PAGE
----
The tried-and-true formula of good pitching and timely hitting won out in the 2010 Fall Classic.
Tim Lincecum’s eight solid innings of pitching and Edgar Renteria’s clutch three-run homer led the San Francisco Giants to their franchise’s first title since 1954 with a 3-1 victory over the Texas Rangers in Game 5 of the World Series. The two-time Cy Young winner was stellar throughout the night, only allowing three hits and one run while striking out ten.
"We wanted to just nail it down here in Texas," Lincecum said. "That was a big thing, coming in here, kind of shutting them up, doing what we can, just playing good defense, getting runs and just manufacturing good ball, I guess."
For six innings, Game 5 turned into the pitching duel that was expected in Game 1 between Texas ace Cliff Lee and Lincecum. Both hurlers tossed six shutout frames before a key seventh inning that would decide the series.
Giants Cody Ross and Juan Uribe started the top of the seventh with singles off Lee. After an Aubrey Huff sacrifice and a Pat Burrell strikeout, the hot-hitting Edgar Renteria stepped to the plate. The Rangers decided to pitch to him despite having first base open, and the San Francisco shortstop deposited a 2-0 pitch over the left-center wall to give the scrappy Giants a 3-0 lead.
The only blemish in Lincecum’s night was giving up a Nelson Cruz solo shot in the bottom of the seventh. After an Ian Kinsler walk, the free-spirited Giants’ ace struck out David Murphy and Bengie Molina to end the inning. Lincecum tossed a perfect eighth and turned it over in the ninth to closer Brian Wilson, who preserved San Francisco’s first title since moving west in 1958.
"They did all right," Giants’ manager Bruce Bochy said. "I couldn't be prouder of the group. It just goes to show you what a team can do when they play with heart and determination. They just couldn't be denied."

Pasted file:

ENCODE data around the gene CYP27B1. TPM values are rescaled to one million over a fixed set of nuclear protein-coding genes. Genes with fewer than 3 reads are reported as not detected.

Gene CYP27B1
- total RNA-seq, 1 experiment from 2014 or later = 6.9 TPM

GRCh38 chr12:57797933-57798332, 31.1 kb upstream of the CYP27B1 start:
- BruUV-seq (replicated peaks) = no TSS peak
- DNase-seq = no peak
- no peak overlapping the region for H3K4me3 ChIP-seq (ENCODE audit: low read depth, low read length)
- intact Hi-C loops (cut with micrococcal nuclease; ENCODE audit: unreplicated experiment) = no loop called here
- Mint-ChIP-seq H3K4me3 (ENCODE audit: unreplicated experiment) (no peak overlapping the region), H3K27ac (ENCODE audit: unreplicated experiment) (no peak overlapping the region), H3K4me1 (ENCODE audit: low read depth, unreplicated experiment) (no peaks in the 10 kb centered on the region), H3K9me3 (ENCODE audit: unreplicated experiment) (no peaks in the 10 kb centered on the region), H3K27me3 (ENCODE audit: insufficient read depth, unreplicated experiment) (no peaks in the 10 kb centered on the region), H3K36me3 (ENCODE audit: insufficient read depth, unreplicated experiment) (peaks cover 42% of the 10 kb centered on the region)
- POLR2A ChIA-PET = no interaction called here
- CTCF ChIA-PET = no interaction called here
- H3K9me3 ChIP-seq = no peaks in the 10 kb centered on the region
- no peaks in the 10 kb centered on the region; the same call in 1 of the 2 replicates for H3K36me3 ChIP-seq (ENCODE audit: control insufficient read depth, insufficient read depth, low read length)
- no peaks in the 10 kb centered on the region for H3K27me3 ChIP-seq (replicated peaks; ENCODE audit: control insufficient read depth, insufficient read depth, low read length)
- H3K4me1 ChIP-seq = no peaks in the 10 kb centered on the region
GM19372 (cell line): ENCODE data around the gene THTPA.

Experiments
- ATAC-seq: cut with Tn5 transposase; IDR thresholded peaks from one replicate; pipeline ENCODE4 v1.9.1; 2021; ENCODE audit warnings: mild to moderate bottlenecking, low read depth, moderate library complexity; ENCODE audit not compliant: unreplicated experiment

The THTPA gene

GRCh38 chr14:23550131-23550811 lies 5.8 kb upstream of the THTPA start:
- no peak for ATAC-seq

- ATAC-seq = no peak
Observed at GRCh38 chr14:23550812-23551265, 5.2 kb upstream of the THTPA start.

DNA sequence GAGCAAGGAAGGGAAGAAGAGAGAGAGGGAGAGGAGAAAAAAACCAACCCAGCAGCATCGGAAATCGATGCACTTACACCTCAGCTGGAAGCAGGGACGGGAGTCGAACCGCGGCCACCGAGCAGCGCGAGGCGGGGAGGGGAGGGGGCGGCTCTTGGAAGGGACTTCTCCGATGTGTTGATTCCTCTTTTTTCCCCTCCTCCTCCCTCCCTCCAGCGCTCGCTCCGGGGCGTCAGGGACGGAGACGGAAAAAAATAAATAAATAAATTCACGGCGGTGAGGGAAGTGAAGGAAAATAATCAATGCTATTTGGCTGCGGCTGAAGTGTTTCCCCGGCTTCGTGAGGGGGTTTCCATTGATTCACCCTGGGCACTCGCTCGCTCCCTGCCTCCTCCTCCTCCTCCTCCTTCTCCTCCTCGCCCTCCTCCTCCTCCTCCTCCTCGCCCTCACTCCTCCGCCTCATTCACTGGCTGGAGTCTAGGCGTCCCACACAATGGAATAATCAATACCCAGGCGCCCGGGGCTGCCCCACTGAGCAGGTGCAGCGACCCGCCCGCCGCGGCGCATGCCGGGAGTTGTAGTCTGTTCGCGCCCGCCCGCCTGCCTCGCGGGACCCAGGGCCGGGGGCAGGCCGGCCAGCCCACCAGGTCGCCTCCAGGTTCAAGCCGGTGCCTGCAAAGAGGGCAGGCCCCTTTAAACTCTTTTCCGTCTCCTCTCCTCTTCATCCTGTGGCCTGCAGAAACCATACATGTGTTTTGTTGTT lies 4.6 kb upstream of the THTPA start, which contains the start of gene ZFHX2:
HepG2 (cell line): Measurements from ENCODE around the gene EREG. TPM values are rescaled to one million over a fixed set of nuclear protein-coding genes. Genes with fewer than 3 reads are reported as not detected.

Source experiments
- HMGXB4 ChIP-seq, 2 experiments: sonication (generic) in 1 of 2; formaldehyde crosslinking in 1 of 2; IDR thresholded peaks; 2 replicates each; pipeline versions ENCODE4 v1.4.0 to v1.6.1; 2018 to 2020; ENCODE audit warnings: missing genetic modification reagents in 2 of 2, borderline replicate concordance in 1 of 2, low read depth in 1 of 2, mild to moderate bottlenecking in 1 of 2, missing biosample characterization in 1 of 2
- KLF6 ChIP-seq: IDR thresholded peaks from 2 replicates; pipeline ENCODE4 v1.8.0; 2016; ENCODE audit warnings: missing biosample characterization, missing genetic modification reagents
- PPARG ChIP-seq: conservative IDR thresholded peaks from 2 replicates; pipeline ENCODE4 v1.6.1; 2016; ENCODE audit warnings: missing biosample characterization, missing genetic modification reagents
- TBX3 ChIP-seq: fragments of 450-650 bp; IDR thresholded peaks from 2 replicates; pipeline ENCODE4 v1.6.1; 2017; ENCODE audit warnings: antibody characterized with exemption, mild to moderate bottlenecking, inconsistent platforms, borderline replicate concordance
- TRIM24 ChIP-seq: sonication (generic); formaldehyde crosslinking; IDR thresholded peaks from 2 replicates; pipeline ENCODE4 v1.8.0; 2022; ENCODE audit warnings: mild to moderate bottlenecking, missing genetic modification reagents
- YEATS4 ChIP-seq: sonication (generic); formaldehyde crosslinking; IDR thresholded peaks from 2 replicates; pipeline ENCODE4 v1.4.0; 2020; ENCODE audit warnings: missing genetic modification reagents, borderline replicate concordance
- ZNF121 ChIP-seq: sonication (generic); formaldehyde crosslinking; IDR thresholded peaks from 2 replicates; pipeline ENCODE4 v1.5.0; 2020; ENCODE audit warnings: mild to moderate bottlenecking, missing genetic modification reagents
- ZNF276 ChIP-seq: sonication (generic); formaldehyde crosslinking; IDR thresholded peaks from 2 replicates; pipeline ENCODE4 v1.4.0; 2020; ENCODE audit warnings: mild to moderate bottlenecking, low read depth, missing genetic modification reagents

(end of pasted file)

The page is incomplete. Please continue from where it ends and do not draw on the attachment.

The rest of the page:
Renteria was named the MVP, going 7-for-17 with six RBIs in the series. Even more impressive, he joined Yankees legends Yogi Berra, Joe DiMaggio and Lou Gehrig as the only four players to have title-clinching RBIs in two World Series. The well-traveled shortstop had the memorable game-winning hit in the 11th inning of the 1997 World Series that gave the Florida Marlins a Game 7 victory over the Cleveland Indians.
It was special season for both clubs. Texas got their first-ever postseason series win in the ALDS over the Rays, and then beat the favored Yankees in the ALCS. However, the Rangers could not overcome the incredible pitching of the Giants in the end.
"They beat us soundly," Texas manager Ron Washington said. "They deserve it."
The Giants victory ended baseball’s third-longest World Series drought, which dated back to the 1954 season when the franchise was in New York.
"This buried a lot of bones -- '62, '89, 2002," San Francisco general manager Brian Sabean said. "This group deserved it, faithful from the beginning. We're proud and humbled by the achievement."
The Giants franchise now has six titles overall, tying them for fifth in MLB history with the Dodgers, and only trailing the Yankees (27), Cardinals (10), Athletics (9) and Red Sox (7).